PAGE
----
Business Cycles

We often hear the phrase “business cycle,” or “economic cycle” being thrown around as a buzzword by mainstream economists, but what does this mean? More importantly, are the commercial economists on television correctly using and understanding the word? The fact of the matter is that the theories of business cycle, while fundamentally correct, are often utilized wrongly by bourgeois, capitalist apologists. It is crucial to understand this theory in the Marxist sense, if not solely for awareness.

The theory of the business cycle arose as a means of understanding why the market goes through phases of great wealth, and then suddenly collapses. It also came about to try and understand general economic processes, and how to better control them through regulation. After events such as the Great Depression, even some of the most hardliner capitalists acknowledged there were flaws with the system, and that it did in fact go through cycles. However, many of these types attempted to whitewash the cycles as purely accidental, claiming they are not truly innate to capitalism. For example, some have wrongfully stated that economic crisis’s were linked to things such as poor consumption rates, bank policy, credit and monetary issues, etc.

Of all the apologetic theories, Keynes held the most favored. He saw economic failure as a product of savings and in the parts of profits not consumed, leading to low demand for consumer products. Meanwhile, investment in capital becomes less stable, and therefore less profitable. So the capitalists horde their capital out of fear to spend, in turn leading to declining demand for producer goods. Keynes then claimed that crises such as these can be avoided if the state adopts a policy where the state itself influences demand by influencing investment. Many times Keynesian policies are detrimental to the workers, as they make the economy more inherently militarized, in an attempt to preserve a collapsing system.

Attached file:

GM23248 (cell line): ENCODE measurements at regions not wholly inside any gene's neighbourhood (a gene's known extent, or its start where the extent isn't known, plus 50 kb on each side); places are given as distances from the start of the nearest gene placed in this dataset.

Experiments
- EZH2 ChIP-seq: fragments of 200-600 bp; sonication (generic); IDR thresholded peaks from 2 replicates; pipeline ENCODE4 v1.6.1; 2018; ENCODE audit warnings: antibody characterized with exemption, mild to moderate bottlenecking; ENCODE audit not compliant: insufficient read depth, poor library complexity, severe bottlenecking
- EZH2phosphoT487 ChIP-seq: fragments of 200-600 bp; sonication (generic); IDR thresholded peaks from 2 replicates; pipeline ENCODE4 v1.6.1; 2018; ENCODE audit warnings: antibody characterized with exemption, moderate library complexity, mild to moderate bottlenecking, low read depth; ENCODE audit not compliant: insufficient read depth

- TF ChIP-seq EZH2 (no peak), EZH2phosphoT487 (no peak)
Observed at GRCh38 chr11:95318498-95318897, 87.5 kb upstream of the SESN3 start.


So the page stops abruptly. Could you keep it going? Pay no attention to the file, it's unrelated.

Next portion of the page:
Keynesianism has since then developed into numerous forms, which aside from neo-Keynesianism, also include more left or right leaning variants The leftist faction of Keynesian economists are more favorable than the right, by all means, but their ideas fall short in the long run, and are merely petty-bourgeois and reformist. They think that capitalist crisis can be eradicated by capitalism itself. Such theories are foolish, contradictory, and useless, especially given the fact Keynesianism has already been proven inconsistent during the mid 1970s when faced with a global economic disaster. The business cycles continued no matter how desperately Keynesian economists intervened.

As Marx stated, capitalism is always liable to crisis. When profit falls, businesses fail, and massive unemployment tears apart the workforce, any logical soul would understand that capitalism is indeed a doomed system. And yet bourgeois economists cling to it, and attempt to force others into believing its future is bright and economically stable. Marxism understands that only through the abolition of capitalism can crises be avoided, at least in such a cyclical nature. Establishing socialist ownership of the means of production creates expanded reproduction, continuous in nature. The only good to come out of business cycles is perhaps that they helped end the ridiculous ideas of laissez-faire among political economists. Other than that, they are just further evidence to stand against capitalism.

Written by Glowstick/The Royal Nocturne.

This entry was posted in Capitalism, Communism, Current Events, Economics, History, Leftism, Marxism, Philosophy, Politics, Rightism, Theory, United States. Bookmark the permalink.

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